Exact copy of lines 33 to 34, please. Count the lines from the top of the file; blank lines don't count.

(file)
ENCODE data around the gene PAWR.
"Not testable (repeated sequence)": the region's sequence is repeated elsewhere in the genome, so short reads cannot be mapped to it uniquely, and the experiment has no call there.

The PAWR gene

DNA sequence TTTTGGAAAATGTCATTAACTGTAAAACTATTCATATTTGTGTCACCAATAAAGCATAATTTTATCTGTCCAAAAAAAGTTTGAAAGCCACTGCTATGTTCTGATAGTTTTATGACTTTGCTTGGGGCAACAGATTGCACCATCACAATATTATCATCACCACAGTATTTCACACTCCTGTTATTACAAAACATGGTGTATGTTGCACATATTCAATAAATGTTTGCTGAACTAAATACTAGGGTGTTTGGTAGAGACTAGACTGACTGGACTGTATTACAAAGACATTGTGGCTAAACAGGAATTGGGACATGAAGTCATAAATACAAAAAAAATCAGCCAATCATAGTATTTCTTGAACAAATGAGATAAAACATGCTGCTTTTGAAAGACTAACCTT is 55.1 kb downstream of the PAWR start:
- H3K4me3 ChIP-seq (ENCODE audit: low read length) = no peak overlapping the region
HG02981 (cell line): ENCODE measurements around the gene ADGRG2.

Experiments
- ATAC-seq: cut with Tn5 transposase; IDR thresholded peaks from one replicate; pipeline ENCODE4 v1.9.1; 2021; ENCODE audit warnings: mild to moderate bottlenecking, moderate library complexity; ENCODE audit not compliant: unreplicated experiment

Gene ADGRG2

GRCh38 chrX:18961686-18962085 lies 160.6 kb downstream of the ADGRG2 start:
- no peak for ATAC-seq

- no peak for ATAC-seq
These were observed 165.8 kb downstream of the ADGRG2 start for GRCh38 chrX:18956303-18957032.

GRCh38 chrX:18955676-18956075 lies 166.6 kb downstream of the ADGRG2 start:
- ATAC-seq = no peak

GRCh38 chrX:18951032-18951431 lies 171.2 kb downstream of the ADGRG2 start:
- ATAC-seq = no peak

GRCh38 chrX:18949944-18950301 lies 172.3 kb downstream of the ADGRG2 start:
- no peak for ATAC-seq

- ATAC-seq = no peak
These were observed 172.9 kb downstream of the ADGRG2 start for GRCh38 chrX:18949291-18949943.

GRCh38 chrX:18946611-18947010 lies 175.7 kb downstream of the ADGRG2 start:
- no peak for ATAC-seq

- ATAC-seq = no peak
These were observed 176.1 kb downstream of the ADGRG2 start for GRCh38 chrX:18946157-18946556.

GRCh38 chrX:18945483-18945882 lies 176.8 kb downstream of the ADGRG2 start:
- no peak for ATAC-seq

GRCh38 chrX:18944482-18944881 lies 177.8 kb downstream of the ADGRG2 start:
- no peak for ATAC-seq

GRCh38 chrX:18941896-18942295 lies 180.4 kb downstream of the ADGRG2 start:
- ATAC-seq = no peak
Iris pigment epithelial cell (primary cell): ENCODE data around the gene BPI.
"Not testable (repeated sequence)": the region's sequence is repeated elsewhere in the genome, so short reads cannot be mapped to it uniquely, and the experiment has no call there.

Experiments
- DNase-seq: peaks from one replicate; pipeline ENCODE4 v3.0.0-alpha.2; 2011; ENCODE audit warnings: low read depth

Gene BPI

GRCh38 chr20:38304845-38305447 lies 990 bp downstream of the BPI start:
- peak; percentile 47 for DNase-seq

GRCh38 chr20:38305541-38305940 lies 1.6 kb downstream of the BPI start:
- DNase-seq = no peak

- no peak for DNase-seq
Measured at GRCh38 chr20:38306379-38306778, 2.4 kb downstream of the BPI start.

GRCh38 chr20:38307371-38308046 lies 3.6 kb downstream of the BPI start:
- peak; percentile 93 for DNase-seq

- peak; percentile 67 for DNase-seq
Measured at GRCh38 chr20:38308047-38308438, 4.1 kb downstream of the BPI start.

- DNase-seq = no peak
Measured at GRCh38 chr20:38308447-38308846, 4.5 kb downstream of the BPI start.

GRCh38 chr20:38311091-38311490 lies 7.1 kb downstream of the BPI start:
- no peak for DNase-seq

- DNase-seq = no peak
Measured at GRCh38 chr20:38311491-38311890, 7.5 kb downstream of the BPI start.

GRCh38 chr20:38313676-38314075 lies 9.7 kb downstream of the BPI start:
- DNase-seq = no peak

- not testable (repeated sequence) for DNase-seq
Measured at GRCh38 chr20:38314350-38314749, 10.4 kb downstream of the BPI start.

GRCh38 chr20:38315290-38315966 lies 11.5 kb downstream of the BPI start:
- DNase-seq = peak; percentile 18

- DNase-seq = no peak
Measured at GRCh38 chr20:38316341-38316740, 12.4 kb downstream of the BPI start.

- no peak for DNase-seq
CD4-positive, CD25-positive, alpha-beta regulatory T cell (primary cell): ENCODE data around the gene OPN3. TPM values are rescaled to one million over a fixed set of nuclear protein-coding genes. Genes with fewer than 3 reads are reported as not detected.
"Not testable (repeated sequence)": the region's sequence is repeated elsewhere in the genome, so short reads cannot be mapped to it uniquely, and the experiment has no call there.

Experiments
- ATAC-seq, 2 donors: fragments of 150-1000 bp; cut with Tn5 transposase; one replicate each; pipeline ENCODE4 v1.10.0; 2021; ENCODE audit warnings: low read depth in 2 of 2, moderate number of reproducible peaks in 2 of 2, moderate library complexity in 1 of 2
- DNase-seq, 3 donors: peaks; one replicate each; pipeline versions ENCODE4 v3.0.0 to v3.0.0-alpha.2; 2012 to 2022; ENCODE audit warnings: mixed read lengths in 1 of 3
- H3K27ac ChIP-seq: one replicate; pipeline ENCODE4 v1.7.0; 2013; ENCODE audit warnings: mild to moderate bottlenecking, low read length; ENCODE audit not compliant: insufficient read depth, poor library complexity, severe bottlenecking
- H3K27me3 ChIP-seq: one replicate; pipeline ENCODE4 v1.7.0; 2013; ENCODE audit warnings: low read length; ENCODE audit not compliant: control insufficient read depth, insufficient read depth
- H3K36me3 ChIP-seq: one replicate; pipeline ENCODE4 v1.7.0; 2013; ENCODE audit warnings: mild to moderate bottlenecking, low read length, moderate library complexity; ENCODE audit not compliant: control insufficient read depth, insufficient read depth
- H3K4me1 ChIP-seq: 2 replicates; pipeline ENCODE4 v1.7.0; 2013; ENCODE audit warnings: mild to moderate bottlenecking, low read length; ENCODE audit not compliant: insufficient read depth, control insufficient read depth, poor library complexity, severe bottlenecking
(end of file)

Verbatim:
"Not testable (repeated sequence)": the region's sequence is repeated elsewhere in the genome, so short reads cannot be mapped to it uniquely, and the experiment has no call there.

Experiments